- Associated Press - Thursday, May 7, 2020

The NFL’s worst division has plenty of new kids — and coaches — on the block.

It still might not translate into much more success in 2020.

After combining for only 24 wins last season, the NFC East got three new coaches: Mike McCarthy (Cowboys), Ron Rivera (Redskins) and Joe Judge (Giants).

The division remains a two-team race between Dallas and reigning champion Philadelphia, but rebuilding New York and Washington are improving.

Compared to their East rivals, the Redskins had a relatively easy choice in the draft, taking defensive end Chase Young at No. 2 overall. He joins the team’s three previous first-round picks on the line. Young, Montez Sweat, Jonathan Allen and Daron Payne give Washington a front four that could be one of the league’s best for years. They’ll help keep the team close, but the offense has to catch up.



The Redskins have had more head coaches (seven) than playoff appearances (five) in Daniel Snyder’s two decades of ownership. Counting on Rivera to help them end their run of futility isn’t a big gamble. Rivera spent the past nine seasons coaching the Panthers, and led them to four playoff appearances, including the Super Bowl in 2015. Rivera’s defense is stacked up front. It’s up to QB Dwayne Haskins, assuming he beats out veteran Kyle Allen, to lead the offense.

Washington has some of the lowest expectations in the NFL as the Rivera era begins, including on the betting market. At +15,000, the Redskins have the second-longest odds to win the Super Bowl (ahead of only Jacksonville), according to Caesars Sportsbook, and before the draft they tied for the worst over/under win total in the NFL at just 4.5. An ESPN football analyst released a model after the draft that projected Washington would post the league’s worst record.

While some might be bracing for a long rebuild in Ashburn, Rivera expects the Redskins to become competitive again sooner rather than later.

“I told (owner Dan Snyder) I didn’t want to go through a five-year rebuilding process because quite honestly, I don’t have the patience and from what I read, neither does he,” Rivera said at his introductory press conference. “We understand that. I told him this team has some raw talent. It really truly does. It’s got some quality veteran leadership that can help this team become contenders.”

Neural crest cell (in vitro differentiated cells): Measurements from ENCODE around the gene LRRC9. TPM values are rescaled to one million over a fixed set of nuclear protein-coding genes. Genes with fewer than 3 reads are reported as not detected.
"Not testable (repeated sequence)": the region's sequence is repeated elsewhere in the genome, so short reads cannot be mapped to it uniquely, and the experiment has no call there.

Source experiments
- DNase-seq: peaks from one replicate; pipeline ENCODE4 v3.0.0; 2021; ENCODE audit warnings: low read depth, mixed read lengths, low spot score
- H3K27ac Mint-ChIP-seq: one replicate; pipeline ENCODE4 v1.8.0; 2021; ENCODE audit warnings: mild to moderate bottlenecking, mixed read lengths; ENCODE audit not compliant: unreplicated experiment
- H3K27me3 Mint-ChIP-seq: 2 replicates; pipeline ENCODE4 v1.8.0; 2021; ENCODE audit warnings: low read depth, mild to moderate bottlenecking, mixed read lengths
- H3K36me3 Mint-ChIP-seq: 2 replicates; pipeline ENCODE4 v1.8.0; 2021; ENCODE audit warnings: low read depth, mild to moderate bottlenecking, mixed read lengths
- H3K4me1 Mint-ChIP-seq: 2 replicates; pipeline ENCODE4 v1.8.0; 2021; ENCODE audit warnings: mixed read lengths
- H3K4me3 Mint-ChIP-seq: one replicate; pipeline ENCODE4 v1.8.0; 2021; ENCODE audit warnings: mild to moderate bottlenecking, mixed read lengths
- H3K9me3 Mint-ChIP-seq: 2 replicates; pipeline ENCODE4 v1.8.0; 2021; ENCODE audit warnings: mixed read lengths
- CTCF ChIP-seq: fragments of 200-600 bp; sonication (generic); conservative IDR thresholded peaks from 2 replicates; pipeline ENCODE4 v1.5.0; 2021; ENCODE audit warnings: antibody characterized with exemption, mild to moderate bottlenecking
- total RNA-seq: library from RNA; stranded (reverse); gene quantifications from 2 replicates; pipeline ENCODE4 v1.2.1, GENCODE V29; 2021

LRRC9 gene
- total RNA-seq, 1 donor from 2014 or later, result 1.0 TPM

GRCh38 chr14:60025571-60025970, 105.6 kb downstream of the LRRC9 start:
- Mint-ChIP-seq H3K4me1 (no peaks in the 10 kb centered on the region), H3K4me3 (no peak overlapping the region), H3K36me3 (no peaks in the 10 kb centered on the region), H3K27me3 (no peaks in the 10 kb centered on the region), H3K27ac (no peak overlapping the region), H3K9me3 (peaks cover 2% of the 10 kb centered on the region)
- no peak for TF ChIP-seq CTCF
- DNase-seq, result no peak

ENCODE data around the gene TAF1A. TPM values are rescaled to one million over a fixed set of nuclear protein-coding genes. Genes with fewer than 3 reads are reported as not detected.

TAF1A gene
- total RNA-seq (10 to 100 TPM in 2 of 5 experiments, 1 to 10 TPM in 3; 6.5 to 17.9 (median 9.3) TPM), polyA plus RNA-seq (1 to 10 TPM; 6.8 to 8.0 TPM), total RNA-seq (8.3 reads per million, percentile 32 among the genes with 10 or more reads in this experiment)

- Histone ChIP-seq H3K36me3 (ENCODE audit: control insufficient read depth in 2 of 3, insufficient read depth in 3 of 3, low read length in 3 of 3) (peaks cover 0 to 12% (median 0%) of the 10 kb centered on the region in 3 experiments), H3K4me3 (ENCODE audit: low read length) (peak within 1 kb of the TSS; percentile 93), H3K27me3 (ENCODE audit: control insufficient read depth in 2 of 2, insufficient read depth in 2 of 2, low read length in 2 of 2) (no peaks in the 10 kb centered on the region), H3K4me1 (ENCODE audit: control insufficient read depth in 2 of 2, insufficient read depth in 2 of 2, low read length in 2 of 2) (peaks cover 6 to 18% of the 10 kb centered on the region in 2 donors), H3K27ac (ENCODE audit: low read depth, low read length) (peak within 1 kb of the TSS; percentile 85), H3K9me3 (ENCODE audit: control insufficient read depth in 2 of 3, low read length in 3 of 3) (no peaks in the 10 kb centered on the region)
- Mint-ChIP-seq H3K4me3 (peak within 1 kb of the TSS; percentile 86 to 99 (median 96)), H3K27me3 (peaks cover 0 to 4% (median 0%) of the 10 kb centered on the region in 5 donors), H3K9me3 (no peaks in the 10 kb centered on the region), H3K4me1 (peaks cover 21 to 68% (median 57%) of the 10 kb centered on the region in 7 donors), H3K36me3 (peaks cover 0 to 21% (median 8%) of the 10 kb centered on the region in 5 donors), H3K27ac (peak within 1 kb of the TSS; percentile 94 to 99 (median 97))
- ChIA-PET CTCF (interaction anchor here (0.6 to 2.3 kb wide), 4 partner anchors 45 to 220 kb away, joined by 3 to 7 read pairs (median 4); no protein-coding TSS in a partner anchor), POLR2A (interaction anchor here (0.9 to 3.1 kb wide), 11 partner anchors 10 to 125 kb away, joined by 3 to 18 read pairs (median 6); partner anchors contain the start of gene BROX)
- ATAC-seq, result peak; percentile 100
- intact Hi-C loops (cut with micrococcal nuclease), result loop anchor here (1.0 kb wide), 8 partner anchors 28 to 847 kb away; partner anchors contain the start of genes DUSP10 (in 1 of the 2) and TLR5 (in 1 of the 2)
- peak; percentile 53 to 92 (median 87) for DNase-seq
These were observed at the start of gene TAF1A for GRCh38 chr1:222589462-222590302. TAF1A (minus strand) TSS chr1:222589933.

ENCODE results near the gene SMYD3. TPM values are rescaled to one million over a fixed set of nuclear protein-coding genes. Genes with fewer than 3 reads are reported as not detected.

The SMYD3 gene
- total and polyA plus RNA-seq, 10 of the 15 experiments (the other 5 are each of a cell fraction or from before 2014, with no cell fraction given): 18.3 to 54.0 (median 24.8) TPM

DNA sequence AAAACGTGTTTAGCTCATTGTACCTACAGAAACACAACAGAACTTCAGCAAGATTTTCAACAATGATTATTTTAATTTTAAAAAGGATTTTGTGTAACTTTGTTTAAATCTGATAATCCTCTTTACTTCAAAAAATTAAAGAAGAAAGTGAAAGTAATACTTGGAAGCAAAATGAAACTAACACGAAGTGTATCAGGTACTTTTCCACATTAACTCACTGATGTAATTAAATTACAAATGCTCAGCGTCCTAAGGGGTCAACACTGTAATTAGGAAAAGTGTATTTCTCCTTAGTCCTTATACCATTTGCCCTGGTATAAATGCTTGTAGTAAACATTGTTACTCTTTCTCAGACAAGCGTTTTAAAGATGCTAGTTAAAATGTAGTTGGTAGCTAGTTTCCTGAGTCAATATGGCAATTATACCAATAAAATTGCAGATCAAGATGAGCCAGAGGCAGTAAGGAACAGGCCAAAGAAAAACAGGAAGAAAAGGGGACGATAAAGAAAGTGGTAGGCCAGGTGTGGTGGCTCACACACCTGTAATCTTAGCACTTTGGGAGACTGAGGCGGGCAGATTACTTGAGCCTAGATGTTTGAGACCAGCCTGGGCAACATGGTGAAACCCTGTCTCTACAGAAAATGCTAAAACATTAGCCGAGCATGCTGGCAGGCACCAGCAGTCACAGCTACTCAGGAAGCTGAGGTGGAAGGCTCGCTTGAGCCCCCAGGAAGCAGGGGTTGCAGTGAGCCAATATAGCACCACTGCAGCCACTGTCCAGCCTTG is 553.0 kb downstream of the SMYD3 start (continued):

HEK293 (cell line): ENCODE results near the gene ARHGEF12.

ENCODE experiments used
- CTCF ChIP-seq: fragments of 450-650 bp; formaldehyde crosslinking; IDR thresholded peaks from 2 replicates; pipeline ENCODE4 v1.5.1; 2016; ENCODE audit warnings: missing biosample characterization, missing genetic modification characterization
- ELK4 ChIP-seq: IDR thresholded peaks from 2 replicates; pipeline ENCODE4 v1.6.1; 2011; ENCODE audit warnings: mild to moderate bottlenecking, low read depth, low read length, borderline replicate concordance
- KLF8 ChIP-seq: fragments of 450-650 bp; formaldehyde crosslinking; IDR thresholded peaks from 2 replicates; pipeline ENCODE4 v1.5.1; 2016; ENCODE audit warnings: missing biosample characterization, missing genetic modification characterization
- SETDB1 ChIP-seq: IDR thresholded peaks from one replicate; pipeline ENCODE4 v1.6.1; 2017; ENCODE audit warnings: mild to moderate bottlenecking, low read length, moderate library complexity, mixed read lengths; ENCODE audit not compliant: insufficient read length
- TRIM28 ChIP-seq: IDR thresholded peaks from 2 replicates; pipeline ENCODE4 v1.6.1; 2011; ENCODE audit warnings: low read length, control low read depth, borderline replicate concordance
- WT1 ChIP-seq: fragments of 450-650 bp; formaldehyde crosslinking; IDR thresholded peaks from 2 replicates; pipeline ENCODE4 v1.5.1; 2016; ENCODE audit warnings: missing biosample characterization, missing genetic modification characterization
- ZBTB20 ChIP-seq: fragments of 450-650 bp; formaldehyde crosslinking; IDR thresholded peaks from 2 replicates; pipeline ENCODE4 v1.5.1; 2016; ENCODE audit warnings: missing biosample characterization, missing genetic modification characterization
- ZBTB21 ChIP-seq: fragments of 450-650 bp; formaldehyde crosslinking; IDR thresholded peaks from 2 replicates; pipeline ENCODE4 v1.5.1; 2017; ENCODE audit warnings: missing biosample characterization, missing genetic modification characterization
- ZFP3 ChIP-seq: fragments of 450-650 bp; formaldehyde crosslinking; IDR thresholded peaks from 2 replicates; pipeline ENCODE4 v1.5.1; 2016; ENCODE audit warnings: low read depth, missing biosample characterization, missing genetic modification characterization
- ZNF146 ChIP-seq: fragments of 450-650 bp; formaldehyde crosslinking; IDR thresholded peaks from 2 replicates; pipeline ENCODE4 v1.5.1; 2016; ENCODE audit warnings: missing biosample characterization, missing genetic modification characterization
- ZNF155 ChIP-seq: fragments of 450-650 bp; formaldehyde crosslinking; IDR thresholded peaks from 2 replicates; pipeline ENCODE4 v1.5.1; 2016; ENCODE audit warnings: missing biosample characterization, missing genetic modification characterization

The Eagles, who edged the Cowboys with a 9-7 record last season, have the most stability.

Coach Doug Pederson enters his fifth season with a Super Bowl victory, two NFC East crowns and three straight playoff appearances on his resume.

Philadelphia added speed in the draft, selecting receiver Jalen Reagor in the first round and John Hightower and Quez Watkins on Day 3. The Eagles addressed a big need once free agency opened by acquiring three-time Pro Bowl cornerback Darius Slay from Detroit.

“When I look at our football team, when I look at the depth of our football team, and see where we are right now, it’s exciting,” says Howie Roseman, the Eagles’ personnel boss. “We have a good football team, and we can’t wait to get started.”

The Cowboys have the most talented offense in the division following the selection of Oklahoma receiver CeeDee Lamb, who fell to pick No. 17, and re-signing Amari Cooper to a $100 million contract. Dallas lost cornerback Byron Jones in free agency but replaced him with second-round pick Trevon Diggs, a guy many mock drafts had the team taking in the first round.

The Giants, coming off a 4-12 season, beefed up their offensive line in the draft to give Daniel Jones more protection and open bigger holes for Saquon Barkley. They chose tackle Andrew Thomas at No. 4 overall, tackle Matt Peart in the third round, and guard Shane Lemieux in the fifth.

New York upgraded its defense in free agency by signing cornerback James Bradberry and linebacker Blake Martinez, placing a franchise tag on defensive tackle Leonard Williams and an unrestricted free agent tender on edge rusher Markus Golden.

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